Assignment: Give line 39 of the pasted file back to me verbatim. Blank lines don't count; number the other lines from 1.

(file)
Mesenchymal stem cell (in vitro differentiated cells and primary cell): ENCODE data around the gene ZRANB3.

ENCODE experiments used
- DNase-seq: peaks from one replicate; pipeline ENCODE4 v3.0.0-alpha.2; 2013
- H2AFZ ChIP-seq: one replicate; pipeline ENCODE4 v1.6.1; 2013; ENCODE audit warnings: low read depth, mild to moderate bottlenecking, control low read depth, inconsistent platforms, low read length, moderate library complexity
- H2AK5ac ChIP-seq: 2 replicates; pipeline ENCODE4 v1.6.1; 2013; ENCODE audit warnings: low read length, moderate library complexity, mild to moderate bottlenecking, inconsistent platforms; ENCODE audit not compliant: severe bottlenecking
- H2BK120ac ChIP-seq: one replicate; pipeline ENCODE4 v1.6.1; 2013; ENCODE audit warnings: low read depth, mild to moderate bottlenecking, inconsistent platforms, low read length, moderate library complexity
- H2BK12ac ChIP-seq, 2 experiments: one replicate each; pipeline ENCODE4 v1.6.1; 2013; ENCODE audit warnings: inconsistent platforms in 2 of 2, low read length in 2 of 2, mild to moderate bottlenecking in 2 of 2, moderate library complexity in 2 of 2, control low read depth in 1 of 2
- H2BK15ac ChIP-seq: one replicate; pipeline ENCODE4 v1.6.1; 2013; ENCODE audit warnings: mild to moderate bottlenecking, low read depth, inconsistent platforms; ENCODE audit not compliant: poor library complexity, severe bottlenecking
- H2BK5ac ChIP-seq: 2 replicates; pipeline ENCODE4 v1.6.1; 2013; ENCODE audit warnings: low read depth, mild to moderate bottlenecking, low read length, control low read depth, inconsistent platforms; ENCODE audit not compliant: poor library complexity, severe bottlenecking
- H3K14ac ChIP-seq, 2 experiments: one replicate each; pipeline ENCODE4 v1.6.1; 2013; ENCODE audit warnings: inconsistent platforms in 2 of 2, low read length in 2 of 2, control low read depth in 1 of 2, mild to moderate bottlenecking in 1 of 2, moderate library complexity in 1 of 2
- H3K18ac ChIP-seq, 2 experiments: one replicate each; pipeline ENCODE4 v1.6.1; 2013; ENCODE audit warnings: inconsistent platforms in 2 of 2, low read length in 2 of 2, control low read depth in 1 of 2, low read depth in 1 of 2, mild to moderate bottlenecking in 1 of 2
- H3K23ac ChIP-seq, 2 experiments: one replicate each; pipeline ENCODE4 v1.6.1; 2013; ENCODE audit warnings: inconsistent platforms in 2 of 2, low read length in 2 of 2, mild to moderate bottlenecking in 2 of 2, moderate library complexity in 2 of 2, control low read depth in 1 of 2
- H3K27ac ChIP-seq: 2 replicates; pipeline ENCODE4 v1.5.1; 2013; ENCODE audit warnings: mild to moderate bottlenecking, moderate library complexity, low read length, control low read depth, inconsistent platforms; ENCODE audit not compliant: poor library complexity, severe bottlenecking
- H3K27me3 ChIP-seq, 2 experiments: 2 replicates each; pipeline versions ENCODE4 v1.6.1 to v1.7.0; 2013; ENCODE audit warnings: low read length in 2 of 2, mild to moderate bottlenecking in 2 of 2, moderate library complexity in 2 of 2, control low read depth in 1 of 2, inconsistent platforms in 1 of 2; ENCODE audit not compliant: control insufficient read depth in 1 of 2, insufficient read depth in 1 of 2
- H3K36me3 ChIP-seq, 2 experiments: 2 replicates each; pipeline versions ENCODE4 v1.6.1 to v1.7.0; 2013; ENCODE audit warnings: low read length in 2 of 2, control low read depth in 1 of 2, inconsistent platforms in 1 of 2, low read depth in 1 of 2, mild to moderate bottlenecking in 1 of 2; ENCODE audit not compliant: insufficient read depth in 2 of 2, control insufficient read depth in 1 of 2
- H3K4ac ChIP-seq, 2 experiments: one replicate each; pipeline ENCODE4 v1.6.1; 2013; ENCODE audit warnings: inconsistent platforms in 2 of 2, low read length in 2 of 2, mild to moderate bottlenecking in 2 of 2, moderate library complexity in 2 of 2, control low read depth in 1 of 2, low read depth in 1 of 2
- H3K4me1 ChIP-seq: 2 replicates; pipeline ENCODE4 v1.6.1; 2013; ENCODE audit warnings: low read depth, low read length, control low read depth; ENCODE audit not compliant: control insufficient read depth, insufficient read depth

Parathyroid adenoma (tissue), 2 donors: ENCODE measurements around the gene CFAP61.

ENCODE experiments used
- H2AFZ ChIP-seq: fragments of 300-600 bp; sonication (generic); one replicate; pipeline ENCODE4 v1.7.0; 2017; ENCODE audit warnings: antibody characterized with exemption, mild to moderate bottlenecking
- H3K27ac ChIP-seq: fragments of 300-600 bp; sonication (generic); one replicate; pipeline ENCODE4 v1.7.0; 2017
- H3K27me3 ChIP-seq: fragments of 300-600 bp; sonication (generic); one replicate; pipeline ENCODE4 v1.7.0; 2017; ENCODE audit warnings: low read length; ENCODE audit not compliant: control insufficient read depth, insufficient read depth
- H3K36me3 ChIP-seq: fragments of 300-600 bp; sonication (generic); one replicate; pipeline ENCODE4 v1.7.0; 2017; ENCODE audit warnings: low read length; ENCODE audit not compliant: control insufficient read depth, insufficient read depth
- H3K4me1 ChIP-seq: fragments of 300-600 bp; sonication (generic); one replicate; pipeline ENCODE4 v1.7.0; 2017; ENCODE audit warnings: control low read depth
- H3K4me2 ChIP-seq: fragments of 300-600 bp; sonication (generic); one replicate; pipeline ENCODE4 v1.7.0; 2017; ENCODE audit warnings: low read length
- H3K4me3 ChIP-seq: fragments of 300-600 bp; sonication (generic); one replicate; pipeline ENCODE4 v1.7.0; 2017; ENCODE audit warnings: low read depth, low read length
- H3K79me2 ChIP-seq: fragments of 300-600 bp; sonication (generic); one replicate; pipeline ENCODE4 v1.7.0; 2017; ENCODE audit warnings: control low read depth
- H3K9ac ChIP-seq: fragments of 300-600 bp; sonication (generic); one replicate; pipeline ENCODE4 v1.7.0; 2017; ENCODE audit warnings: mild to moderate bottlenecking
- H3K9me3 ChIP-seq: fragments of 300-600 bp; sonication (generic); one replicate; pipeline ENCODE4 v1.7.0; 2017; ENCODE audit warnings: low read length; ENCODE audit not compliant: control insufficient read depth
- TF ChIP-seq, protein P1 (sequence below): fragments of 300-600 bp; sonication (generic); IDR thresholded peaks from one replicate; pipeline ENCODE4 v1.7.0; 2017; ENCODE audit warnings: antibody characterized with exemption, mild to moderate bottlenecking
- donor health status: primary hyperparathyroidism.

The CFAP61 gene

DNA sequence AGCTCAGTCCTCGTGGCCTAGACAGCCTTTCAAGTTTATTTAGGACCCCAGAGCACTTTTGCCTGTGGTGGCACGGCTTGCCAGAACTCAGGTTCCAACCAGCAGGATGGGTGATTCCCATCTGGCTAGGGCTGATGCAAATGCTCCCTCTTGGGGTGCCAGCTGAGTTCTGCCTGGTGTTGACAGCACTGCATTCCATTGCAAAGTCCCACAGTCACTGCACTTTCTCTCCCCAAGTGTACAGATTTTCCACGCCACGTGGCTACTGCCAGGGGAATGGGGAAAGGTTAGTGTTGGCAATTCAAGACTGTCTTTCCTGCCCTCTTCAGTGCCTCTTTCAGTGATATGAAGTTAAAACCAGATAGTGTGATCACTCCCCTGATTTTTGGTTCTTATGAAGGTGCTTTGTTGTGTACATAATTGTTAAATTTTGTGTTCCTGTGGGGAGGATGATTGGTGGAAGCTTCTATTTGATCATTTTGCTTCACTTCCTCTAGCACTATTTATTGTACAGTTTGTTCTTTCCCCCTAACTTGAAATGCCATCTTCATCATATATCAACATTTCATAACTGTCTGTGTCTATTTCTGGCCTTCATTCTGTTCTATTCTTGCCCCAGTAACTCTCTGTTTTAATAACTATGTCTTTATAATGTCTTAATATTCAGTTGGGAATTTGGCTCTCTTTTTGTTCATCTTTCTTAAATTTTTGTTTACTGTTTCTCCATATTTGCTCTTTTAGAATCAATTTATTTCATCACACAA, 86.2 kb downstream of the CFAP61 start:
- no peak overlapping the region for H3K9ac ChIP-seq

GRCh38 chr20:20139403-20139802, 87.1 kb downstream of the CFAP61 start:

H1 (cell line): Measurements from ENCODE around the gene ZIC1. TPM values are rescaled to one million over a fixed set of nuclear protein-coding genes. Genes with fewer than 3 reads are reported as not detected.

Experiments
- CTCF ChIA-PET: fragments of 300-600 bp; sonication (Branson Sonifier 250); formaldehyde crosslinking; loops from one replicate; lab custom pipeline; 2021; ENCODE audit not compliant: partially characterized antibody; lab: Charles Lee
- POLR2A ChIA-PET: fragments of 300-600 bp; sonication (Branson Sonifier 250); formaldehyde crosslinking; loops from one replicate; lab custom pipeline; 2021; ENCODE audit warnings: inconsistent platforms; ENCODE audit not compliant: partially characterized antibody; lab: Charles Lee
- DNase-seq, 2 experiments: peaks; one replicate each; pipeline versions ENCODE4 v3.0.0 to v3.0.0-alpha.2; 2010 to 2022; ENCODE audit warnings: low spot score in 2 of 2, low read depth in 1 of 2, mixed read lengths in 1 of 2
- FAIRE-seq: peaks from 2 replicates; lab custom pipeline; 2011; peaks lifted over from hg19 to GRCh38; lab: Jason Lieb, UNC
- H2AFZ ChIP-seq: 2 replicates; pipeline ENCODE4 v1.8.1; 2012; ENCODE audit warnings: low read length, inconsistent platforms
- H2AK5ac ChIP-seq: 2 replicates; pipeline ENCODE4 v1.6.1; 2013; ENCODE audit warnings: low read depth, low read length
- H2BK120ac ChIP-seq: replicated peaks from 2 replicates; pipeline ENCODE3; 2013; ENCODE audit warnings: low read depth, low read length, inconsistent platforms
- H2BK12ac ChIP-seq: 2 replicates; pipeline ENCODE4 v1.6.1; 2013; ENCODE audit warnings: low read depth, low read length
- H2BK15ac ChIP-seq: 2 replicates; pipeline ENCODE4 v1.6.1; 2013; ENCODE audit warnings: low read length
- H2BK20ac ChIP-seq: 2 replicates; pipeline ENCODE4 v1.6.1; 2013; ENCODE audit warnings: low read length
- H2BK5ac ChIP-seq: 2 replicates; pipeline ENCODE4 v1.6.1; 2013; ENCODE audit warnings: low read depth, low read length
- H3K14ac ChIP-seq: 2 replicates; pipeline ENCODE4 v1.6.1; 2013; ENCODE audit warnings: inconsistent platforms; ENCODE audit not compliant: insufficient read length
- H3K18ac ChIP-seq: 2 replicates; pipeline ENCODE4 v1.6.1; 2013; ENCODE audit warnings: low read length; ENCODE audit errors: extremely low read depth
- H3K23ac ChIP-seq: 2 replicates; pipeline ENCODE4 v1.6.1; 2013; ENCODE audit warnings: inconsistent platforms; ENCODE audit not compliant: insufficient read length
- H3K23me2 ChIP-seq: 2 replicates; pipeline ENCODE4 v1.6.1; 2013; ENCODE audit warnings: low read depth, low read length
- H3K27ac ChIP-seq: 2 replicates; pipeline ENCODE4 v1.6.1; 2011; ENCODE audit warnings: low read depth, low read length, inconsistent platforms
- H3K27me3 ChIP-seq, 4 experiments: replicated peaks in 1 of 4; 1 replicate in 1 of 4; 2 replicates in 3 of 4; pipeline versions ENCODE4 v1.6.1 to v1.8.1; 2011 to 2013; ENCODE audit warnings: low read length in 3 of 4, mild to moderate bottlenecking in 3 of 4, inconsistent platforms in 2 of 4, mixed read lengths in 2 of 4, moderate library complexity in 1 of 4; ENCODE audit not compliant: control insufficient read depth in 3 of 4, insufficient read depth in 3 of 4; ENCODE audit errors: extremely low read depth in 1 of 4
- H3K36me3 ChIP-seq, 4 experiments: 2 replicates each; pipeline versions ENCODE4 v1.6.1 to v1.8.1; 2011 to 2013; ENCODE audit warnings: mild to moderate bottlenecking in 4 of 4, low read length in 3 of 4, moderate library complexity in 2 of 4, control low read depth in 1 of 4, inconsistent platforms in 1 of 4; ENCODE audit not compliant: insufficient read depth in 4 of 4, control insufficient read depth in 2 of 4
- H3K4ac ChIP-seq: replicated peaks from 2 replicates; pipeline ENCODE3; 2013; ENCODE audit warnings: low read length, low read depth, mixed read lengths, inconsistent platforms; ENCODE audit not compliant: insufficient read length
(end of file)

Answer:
- POLR2A ChIA-PET: fragments of 300-600 bp; sonication (Branson Sonifier 250); formaldehyde crosslinking; loops from one replicate; lab custom pipeline; 2021; ENCODE audit warnings: inconsistent platforms; ENCODE audit not compliant: partially characterized antibody; lab: Charles Lee